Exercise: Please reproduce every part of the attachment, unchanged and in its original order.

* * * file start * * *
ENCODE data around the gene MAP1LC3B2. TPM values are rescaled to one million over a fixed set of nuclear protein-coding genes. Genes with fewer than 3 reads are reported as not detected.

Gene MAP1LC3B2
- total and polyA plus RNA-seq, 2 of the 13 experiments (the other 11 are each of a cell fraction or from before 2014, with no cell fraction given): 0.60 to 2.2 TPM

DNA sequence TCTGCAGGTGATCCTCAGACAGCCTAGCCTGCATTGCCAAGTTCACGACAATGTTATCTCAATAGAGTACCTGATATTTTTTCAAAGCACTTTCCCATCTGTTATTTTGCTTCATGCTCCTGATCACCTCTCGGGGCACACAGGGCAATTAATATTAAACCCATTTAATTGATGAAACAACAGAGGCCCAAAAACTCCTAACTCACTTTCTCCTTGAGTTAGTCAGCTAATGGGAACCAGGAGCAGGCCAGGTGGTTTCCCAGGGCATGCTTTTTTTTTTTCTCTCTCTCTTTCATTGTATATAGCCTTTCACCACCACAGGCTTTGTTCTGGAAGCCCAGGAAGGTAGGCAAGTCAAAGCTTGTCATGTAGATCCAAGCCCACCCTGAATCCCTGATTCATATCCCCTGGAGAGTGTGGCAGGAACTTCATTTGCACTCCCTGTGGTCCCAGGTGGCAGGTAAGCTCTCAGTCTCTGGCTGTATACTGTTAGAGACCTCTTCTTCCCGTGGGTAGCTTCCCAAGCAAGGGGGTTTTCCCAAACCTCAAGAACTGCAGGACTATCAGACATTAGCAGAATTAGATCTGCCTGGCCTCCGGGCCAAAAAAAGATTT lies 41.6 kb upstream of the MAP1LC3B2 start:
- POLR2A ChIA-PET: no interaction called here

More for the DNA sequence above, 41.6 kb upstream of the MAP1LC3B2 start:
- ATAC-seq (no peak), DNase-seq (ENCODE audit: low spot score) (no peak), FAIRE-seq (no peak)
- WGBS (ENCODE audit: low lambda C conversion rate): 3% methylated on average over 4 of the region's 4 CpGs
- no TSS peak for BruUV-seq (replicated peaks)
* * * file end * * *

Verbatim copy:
ENCODE data around the gene MAP1LC3B2. TPM values are rescaled to one million over a fixed set of nuclear protein-coding genes. Genes with fewer than 3 reads are reported as not detected.

Gene MAP1LC3B2
- total and polyA plus RNA-seq, 2 of the 13 experiments (the other 11 are each of a cell fraction or from before 2014, with no cell fraction given): 0.60 to 2.2 TPM

DNA sequence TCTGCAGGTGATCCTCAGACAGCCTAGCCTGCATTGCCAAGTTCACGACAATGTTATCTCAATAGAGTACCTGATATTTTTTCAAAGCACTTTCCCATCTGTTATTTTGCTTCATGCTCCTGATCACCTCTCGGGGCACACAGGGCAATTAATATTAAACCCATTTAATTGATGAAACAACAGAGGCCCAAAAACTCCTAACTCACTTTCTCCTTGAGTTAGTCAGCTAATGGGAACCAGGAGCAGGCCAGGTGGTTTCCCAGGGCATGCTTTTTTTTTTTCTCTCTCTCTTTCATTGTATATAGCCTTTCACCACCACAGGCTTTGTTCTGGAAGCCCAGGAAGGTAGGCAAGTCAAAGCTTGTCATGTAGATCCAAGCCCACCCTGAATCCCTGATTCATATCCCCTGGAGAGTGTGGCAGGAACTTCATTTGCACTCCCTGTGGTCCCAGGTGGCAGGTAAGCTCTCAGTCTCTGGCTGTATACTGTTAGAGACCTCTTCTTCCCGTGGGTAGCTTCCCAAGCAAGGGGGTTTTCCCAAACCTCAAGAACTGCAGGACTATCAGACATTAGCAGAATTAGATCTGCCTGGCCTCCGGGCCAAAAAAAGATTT lies 41.6 kb upstream of the MAP1LC3B2 start:
- POLR2A ChIA-PET: no interaction called here

More for the DNA sequence above, 41.6 kb upstream of the MAP1LC3B2 start:
- ATAC-seq (no peak), DNase-seq (ENCODE audit: low spot score) (no peak), FAIRE-seq (no peak)
- WGBS (ENCODE audit: low lambda C conversion rate): 3% methylated on average over 4 of the region's 4 CpGs
- no TSS peak for BruUV-seq (replicated peaks)